Below is just some of the correspondence we have received from people that volunteered at captive breeding projects. It illustrates just how careful one should be when choosing a project.

I would be happy to tell you about the lion park I was at. It’s called XXXXXXX, and it is right outside XXXXX. I went there thinking it was a conservation park, but soon realized it was nothing of the sort. They had over 70 lions living there, and their main tourist “draw” was that people could come in and “hug a cub”. When I was there, we had three 6-month old cubs, six 3-month olds, and three newborns. My job was to take care of the cubs, and supervise the tourists playing with them. When I first got there, the newborns were not born yet. They had us feeding the other cubs domestic cat food, blended with raw milk. I questioned this, and was told that the University of Pretoria said it was a good diet. For the adult lions, they would collect dead livestock from the community and feed them that, once or twice a week. They would also go shoot sick livestock and give that to the lions. Luckily, by the time the newborns arrived, they had hired a girl to work there that knew about lions, she was a zoologist and she helped change the nutrition of the cubs. The newborns were bottle-fed an excellent formula, and the other cubs were put on meat.

I was there during the holiday period, which was the busiest time of the year for them. We had huge amounts of people everyday, and of course they all wanted to play with the cubs. The cubs would get so tired and upset from all these people, and I and my co-workers would try to give them a rest, only to have the owner come out and let more people in. The newborns were kept in the restaurant from the time they were 10 days old, and people got to play with them when they were 6 weeks old.

My co-workers and I became very frustrated with the situation, and also very suspicious about what they were going to do with all of their lions. We confronted the owners as a group, but only received the same spiel about how “they sell their lions to other game parks and reserves, and they would never sell them for hunting”. We asked if they could tell us specifically where some of their lions went, and they just hemmed and hawed about this place or that, but could never give us a straight answer. I was there for 6 weeks, and I never heard of any lion going anywhere. When I was leaving, they were in the process of mating two white lions, as that is their big draw, and they tout them as rare.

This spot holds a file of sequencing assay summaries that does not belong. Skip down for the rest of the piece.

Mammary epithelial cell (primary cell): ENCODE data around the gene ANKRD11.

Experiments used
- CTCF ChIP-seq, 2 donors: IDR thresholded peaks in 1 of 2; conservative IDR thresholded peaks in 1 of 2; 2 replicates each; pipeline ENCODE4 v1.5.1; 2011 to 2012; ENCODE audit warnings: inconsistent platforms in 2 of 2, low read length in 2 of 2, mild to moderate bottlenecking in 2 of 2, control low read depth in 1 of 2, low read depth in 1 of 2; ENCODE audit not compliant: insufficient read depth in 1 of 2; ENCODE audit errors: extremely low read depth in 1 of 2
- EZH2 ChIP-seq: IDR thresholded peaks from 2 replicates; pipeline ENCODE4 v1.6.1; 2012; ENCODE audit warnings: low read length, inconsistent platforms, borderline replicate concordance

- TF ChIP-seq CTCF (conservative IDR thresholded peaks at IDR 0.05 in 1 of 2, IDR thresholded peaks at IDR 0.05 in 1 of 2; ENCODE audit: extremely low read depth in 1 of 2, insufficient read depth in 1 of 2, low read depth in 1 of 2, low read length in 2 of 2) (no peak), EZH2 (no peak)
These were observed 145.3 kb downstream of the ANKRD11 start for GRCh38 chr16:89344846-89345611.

Besides lions, they had 4 caracals, a genet, a crocodile (which escaped twice while I was there!), 3 meerkats (they had like 20 before I got there until the owner’s daughter decided to make them vegetarians and they died), a troop of vervet monkeys, a bush pig, 4 African wildcats, and three malnourished tigers.

I could go on and on about them, I was very upset with the whole experience.



I have recently completed a month’s volunteer work at XXXXXXXXX, near XXXX. I was one of 6 volunteers, all of whom have serious doubts as to the standards of the park, but have no idea who to
contact with complaints. We tried to address many of the issues with the owners while there – especially the conditions in which their three youngest cubs (14 weeks) were kept – they were penned in to a 5mx2m enclosure from 9am to 5pm and subjected to constant handling by the public throughout that time every day with no breaks. They were clearly distressed however when we addressed this issue, the lion ‘expert’ there told us we were not qualified to judge whether the animals were under stress or not. Needless to say, when
you spend 6 days a week for 4 weeks with three cubs you know them well enough to see that they are happy and calm in the mornings and stressed out, scratching and biting even us, by 3pm after untold numbers of members of the public have been prodding, stroking and trying to pick them up – despite us telling them they are too big at over 20 kilos each. When we addressed the issue with the owner she told us that the cubs were there to make money, that all the adult lions in their park were subjected to the same handling as youngsters and that they are all fine from it, and that most importantly the cubs are there to make money for the park by charging for handling and that their welfare is a secondary concern.
I hope you can help with some advice on how to make a formal complaint somewhere.

Your sincerely